So you’ve decided it’s time to get a new car. It’s a fun time but also one that can be stressful. Buying a car isn’t the easiest process and lots of little things tend to get in the way, but there are specific things not to do when buying a car.
The problem when making a big decision like buying a car is people easily overlook details. Rather than telling you what you should do I’m going to make it easy, here’s a list of just two things not to do when purchasing a car.
I feel people remember things they shouldn’t do better. The consequences sink in more, making them think about their choices, and well, a list of two is just too small to forget.
Things Not To Do When Buying A Car Secret #1: Not Researching The Vehicle First
With the internet revolution, gone are the days of having to physically go to dealerships just to get information about a vehicle. I tell people all the time that the internet is one giant encyclopedia. Luckily for cars, it’s one of the biggest.
Automotive journalists write tons of reviews on all types of cars you may be interested in. Furthermore, if you don’t have a specific car in mind, motoring websites have a plethora of educated suggestions that can steer you into the vehicle you need.
Youtube is my go-to source for reviews on vehicles. There are literally thousands of hours of research, opinions, and reviews by journalists as well as real owners.
This information will save you tons of time and money plus give you key insights into ownership, maintenance, and quality of vehicles.
Money is probably one of the main factors that make car purchasing complicated, especially when buying used. Knowing a good price for your car is key in finding a good deal.
Kelly Blue Book is probably the most ubiquitous car pricing website but a ton of others exist. Websites like CarGurus give you a range of selling prices for cars like yours based on mileage, trim, geographical location, etc. letting you know instantly if you have a good deal or not.
Look At The Vehicle History
After you’ve narrowed down some cars and checked them out online, you want to find out about the history. Carfax or Autocheck are prerequisites nowadays.
The more you know about the history of your potential car the better. Maintenance reports are the best if you can get them.
Mostly you want to see that the car was fairly well cared for and doesn’t have hidden damage. Especially with things like classic cars.
Interested in classic cars? Check out this post on why you should buy one right now.
Accident cars aren’t always bad (cosmetic) but I tend to avoid them altogether. The thing with accident-damaged cars is, you just don’t know how the vehicle was repaired or what parts were used.
Even if you could get all that info, why would you want to take the risk?
The same goes for Lemon buybacks.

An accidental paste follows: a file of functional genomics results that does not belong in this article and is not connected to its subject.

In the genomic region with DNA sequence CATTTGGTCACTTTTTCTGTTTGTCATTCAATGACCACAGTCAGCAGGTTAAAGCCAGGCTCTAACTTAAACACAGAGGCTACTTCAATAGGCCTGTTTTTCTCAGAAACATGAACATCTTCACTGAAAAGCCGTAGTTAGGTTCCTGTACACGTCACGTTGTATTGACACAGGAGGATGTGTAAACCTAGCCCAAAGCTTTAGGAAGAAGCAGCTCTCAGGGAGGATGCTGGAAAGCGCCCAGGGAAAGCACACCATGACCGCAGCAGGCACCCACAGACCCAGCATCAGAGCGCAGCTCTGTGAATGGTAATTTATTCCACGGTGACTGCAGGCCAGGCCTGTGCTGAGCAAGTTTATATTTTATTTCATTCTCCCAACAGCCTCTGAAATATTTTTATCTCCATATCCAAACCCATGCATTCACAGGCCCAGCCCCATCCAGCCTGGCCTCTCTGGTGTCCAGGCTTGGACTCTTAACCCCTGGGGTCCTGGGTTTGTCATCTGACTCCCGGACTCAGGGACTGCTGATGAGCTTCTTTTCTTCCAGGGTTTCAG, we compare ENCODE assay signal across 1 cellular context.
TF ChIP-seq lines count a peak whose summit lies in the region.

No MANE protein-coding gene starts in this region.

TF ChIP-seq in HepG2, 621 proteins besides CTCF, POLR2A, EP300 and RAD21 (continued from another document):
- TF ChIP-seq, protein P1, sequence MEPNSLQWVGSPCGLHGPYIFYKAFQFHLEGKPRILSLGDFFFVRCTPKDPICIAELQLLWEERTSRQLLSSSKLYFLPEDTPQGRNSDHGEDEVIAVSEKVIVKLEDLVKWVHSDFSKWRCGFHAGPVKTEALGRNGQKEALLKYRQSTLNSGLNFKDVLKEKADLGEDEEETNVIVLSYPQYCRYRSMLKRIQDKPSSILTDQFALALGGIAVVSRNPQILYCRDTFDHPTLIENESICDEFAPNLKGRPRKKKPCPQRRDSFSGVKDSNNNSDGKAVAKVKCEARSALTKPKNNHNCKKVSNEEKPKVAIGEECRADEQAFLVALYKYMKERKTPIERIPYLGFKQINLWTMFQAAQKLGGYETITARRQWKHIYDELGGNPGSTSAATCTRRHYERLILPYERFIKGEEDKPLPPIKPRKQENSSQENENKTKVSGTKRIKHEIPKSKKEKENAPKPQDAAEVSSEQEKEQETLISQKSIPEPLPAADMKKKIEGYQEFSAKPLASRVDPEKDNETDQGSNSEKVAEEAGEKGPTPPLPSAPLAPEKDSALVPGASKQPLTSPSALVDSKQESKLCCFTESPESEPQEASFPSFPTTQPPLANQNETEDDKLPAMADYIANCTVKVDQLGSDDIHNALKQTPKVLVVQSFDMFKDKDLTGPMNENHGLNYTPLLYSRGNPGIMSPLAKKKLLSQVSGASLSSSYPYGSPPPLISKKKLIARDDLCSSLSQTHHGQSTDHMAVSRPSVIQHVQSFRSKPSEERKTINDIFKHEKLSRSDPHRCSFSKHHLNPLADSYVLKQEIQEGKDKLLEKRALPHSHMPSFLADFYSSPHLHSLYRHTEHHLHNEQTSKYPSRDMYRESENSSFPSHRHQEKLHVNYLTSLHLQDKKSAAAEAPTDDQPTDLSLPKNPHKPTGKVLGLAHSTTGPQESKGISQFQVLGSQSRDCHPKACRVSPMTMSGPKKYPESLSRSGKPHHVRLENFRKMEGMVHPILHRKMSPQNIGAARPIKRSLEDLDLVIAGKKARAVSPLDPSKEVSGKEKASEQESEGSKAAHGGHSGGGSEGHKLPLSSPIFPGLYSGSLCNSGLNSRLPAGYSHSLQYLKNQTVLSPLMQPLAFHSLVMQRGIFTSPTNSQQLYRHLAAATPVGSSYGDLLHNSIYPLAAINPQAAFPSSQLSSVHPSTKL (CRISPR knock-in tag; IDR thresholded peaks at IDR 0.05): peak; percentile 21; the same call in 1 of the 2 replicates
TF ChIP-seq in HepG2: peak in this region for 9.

They’re out there but the discount doesn’t seem worthwhile for the potential headache. I would pay a little more to be worry-free and I think most people would too.
Research is the most important phase of buying a car. The more you know about what you want to buy the easier it is when you get there.
Don’t go out to buy a car without researching first. You’ll be handicapping yourself from the start.
Things Not To Do When Buying A Car Secret #2: Not Having A Plan
So after you’ve done your research, you want to come up with a plan. Narrowing down your search to a few select vehicles will help take the pressure off if one of them doesn’t check out.
Cars may sell before you get to them or they just might not be the same as advertised, so having more than one to fall back on will keep you from starting over and wasting time.
Multiple cars will also keep you from being pressured into overpaying. Salesmen love to tell you things “won’t last” in an effort to lock you into a deal.
Re-Affirm Your Selection
Test drives are the fun phase of the purchase. You can learn a lot from test drives. Watch some videos online on how to test drive a car and what to look for.
Looking for noises, shakes and unusual driving behavior is a crude summary of it but the information online is a lot more in-depth and thorough so it’s better that I do not try to explain it.
The question after getting through the basic checks is do you like the car? Do you like how it drives and does it fit your needs? If it doesn’t you may just want to move on.
Stick To The Budget
Part, or perhaps the core, of the plan, is a budget. Knowing how much you should pay for a car helps but having a “walk away” price will make deciding easier.
A “walk away” price is the very highest you are willing to pay. That ceiling allows you to move on from a deal without feeling guilty.
Once you have decided this number it is very important you stick to your guns. Salesmen try to extract as much money as possible from you so without a ceiling price it’s a slippery slope and who knows how much you will overpay.
Overpaying sours our purchase and takes away from it. We definitely don’t want that. That’s why sticking to a plan is so important.
In all, purchasing a car should be a fun and rewarding experience. Just don’t forget the two key points; research + planning and everything should work out (hopefully).
Keep it simple. Instead of thinking about what you should do, just think about what things not to do when buying a car!